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Economics Title

Procedures and Processes of Parliament

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Procedures v Processes; What is the difference?

Procedures and processes of parliament are different by definition. Procedures are the way parliament is able to formalize and enable its Processess.

Procedures include;

- Appointing of the Speaker/President

- Rules of debate

- Motions

- Divisions

- Petitions

- Hansard

- Organization of parliamentary business

These help formalize the processes that include;

- Scrutiny of bills

- Scrutiny of government

- Legislating

- Review of bills

- Representation

- Debate

Standing Orders

Standing Orders are the rules governing parliament. They govern procedures such as orders of business, proposing and voting on a motion, and addressing speaker/president

- Provide rules governing the operation of each house. They empower the speaker/president to enforce the rules and regulations of the standing orders

- Can be manipulated by government, and can be suspended or amended by a majority vote

- The ability of a speaker to expel a member of parliament can be misused, e.g. Bronwyn Bishop ejected 393 ALP members in her 130 sitting days as speaker of the house

- Has more effect in Senate that doesn’t have a majority

Speakers of the House and President of the Senate

Both act in similar ways, directing the business of each house.

- Upholds standing orders and maintains order in parliament to ensure its functioning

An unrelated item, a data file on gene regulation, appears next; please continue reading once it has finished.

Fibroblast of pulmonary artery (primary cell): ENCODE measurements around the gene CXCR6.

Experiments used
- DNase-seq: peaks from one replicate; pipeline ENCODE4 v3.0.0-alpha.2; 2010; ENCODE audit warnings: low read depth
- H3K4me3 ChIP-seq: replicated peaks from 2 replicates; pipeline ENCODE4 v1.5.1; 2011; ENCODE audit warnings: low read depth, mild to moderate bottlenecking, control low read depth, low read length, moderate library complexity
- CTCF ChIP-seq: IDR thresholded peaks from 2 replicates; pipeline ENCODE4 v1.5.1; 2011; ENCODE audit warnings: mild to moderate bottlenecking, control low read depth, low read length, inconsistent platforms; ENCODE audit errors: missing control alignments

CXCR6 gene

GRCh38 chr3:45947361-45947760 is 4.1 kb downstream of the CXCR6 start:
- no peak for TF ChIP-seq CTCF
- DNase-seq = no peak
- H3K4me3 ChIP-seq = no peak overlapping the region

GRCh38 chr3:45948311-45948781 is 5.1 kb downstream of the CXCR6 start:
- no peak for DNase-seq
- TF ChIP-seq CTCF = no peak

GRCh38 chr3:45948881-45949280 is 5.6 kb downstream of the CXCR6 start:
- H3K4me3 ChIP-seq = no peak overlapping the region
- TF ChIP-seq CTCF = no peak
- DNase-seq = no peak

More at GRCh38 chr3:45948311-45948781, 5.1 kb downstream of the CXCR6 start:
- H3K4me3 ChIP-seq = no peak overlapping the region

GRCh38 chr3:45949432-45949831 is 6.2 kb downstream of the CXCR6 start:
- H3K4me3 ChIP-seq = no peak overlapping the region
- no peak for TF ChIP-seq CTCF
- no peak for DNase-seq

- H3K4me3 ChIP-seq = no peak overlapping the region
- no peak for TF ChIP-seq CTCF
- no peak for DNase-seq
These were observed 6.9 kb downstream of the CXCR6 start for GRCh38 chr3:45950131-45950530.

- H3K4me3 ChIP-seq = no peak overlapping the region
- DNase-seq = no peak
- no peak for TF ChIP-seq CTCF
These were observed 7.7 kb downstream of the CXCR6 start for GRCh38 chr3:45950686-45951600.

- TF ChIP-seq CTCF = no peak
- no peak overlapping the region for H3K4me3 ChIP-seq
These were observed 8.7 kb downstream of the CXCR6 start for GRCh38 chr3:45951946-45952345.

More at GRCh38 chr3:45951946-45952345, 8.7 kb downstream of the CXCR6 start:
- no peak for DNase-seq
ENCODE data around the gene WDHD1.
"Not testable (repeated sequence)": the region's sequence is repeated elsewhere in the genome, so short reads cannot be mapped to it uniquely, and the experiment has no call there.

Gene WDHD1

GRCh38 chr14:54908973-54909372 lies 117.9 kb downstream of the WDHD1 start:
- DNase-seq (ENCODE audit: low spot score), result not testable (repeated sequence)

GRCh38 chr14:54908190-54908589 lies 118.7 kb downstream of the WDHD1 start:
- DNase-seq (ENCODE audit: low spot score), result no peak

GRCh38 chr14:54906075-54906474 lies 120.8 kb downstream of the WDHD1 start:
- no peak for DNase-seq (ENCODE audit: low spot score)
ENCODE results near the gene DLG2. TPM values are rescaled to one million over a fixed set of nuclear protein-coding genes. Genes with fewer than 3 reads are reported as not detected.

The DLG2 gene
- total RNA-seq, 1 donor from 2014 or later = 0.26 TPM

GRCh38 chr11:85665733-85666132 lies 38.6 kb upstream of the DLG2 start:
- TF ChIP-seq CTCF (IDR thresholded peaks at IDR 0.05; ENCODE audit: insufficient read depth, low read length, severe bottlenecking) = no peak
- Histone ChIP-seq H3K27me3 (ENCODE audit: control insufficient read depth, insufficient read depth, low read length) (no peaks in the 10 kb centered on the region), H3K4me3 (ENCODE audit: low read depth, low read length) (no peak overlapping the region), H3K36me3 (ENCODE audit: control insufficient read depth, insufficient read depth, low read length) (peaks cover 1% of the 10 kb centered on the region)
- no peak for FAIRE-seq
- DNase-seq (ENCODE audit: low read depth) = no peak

- Expected to act impartially, do note vote on motions, etc.

- Presidents of senate tend to be more impartial as the exec does not dominate the upper house

- Can act in a partisan manner

Both are voted positions from within each house, but by convention the president of the senate is from the governing party of the lower house. The speaker of the House of Representatives will often be from the governing party, with the exception of a minority government.

Orders of Business

- Agendas govern each sitting day through schedule of parliament’s business

- Ensure accountability through allocation of time and giving members opportunity to debate and move motions

- Order of Business and Notice Paper in the HoR

- ‘the Red’ and Notice Paper in the Senate

Committees in the Senate and House of Representatives

Parliamentary committees are small subsets of members of parliament to fulfill specific roles and purposes to be more efficient

Standing Committees form when a parliament sits after an election. They endure for the life of the parliament and dissolve with it before an election

Select Committees form for a particular purpose and dissolve after submitting their findings to parliament

Committees within parliament are;

- Always to the proportion of the parliament, e.g. government majority in the HoR

- Can be joint committees

Reduced partisanship through;

- Closed sessions; no incentive for politicization of discussion

- Constructive cross party relationships; professional, personal relationships form as a result of committees

- Independence of Senate Committees; more diverse and less party dominance means more impartiality of committee

e.g. Parliamentary Joint Committee on Human Rights, made in the Huan Rights (Parliamentary Scrutiny) Act 2011, has a role to scrutinize parliament legislation for their infringements on human rights